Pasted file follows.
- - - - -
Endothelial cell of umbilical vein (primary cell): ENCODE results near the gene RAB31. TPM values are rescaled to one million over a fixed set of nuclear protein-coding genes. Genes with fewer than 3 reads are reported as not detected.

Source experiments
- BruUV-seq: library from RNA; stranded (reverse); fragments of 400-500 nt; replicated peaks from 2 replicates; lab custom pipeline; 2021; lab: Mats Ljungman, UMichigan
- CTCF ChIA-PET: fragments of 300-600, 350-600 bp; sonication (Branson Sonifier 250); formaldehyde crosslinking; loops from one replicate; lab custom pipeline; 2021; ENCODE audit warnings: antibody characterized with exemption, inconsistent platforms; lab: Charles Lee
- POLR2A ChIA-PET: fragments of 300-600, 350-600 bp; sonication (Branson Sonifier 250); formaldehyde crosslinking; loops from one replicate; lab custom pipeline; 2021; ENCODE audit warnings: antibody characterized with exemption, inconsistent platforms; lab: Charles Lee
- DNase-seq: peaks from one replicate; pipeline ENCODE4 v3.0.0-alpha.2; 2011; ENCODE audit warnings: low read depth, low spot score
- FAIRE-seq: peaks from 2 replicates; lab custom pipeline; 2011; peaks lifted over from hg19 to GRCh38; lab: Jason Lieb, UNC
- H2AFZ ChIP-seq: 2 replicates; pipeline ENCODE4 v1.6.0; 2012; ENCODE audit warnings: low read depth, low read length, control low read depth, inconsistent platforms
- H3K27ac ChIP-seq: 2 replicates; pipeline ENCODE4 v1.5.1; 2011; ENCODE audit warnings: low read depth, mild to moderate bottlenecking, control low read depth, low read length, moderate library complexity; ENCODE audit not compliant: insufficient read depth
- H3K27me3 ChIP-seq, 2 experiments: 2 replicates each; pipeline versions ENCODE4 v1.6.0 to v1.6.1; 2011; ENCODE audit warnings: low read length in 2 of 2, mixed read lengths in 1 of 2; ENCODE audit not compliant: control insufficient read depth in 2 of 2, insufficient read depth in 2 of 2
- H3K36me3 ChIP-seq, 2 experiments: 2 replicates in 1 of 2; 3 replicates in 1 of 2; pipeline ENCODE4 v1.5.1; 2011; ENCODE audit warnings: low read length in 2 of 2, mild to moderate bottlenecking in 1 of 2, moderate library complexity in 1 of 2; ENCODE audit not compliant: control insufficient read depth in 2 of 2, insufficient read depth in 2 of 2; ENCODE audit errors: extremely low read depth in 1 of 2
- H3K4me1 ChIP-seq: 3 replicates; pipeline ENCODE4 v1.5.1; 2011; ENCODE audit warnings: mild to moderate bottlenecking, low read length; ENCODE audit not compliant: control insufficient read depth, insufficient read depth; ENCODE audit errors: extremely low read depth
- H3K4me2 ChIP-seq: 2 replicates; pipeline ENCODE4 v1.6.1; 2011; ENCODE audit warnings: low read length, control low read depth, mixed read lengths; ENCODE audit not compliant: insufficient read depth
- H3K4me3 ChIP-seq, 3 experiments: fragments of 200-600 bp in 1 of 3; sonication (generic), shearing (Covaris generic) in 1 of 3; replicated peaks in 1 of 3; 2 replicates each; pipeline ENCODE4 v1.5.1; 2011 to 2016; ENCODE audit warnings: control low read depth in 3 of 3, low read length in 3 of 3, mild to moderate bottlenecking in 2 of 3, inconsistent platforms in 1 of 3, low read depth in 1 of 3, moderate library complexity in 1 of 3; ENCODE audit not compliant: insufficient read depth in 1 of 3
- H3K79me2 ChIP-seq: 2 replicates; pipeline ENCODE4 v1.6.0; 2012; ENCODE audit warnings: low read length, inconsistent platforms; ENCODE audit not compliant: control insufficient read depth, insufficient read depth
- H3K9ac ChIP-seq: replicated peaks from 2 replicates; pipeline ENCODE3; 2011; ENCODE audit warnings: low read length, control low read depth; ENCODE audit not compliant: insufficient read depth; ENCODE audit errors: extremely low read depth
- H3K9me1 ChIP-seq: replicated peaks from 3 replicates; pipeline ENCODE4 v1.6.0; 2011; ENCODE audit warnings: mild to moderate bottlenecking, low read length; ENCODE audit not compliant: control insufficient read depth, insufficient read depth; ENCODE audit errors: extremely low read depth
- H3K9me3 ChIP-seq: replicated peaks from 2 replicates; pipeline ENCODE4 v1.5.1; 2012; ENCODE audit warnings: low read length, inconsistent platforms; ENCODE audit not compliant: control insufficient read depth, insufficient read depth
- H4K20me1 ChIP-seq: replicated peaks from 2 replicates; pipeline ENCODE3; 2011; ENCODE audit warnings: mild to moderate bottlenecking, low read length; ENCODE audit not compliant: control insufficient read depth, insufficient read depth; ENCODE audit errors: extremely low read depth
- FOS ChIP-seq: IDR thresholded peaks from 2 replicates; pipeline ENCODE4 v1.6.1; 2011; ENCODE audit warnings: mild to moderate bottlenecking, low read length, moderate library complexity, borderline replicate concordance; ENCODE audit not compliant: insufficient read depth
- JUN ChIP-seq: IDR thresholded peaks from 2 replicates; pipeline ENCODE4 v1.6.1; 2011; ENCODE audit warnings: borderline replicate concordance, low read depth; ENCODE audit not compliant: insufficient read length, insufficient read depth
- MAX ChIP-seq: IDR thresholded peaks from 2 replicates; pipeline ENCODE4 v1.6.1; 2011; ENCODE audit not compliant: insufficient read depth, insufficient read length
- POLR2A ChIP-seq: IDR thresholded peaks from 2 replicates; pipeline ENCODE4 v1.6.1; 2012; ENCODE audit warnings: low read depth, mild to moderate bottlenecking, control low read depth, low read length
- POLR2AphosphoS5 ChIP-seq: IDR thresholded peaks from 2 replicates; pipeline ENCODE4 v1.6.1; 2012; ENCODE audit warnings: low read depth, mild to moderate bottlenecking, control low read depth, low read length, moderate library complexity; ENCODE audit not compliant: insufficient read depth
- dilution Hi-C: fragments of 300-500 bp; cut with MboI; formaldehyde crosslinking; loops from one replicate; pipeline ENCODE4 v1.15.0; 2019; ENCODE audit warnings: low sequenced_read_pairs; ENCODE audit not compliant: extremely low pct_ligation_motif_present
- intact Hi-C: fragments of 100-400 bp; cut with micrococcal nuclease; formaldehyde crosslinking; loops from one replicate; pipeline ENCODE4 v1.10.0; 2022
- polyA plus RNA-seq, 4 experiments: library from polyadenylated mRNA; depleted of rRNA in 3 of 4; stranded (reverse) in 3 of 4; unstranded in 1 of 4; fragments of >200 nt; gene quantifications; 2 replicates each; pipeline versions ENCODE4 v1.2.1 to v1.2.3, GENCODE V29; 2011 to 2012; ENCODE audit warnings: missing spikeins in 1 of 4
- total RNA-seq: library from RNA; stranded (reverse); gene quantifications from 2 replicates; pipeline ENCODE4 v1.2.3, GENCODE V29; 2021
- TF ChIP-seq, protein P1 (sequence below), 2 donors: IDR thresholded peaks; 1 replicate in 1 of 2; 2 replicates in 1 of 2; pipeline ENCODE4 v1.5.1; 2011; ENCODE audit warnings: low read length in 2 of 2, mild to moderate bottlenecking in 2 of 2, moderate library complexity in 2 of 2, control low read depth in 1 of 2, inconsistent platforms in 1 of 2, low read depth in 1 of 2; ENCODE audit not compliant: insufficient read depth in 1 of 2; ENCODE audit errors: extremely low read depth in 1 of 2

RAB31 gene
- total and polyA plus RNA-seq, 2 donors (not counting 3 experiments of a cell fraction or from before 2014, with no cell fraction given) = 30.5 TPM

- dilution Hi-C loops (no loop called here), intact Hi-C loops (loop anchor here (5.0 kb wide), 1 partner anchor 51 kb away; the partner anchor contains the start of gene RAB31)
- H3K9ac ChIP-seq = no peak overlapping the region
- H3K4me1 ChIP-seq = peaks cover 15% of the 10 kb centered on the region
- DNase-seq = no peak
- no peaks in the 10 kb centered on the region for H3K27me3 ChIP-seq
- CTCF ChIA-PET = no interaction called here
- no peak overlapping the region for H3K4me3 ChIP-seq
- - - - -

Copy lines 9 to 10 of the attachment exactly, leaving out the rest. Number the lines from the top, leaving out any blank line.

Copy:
- H3K27ac ChIP-seq: 2 replicates; pipeline ENCODE4 v1.5.1; 2011; ENCODE audit warnings: low read depth, mild to moderate bottlenecking, control low read depth, low read length, moderate library complexity; ENCODE audit not compliant: insufficient read depth
- H3K27me3 ChIP-seq, 2 experiments: 2 replicates each; pipeline versions ENCODE4 v1.6.0 to v1.6.1; 2011; ENCODE audit warnings: low read length in 2 of 2, mixed read lengths in 1 of 2; ENCODE audit not compliant: control insufficient read depth in 2 of 2, insufficient read depth in 2 of 2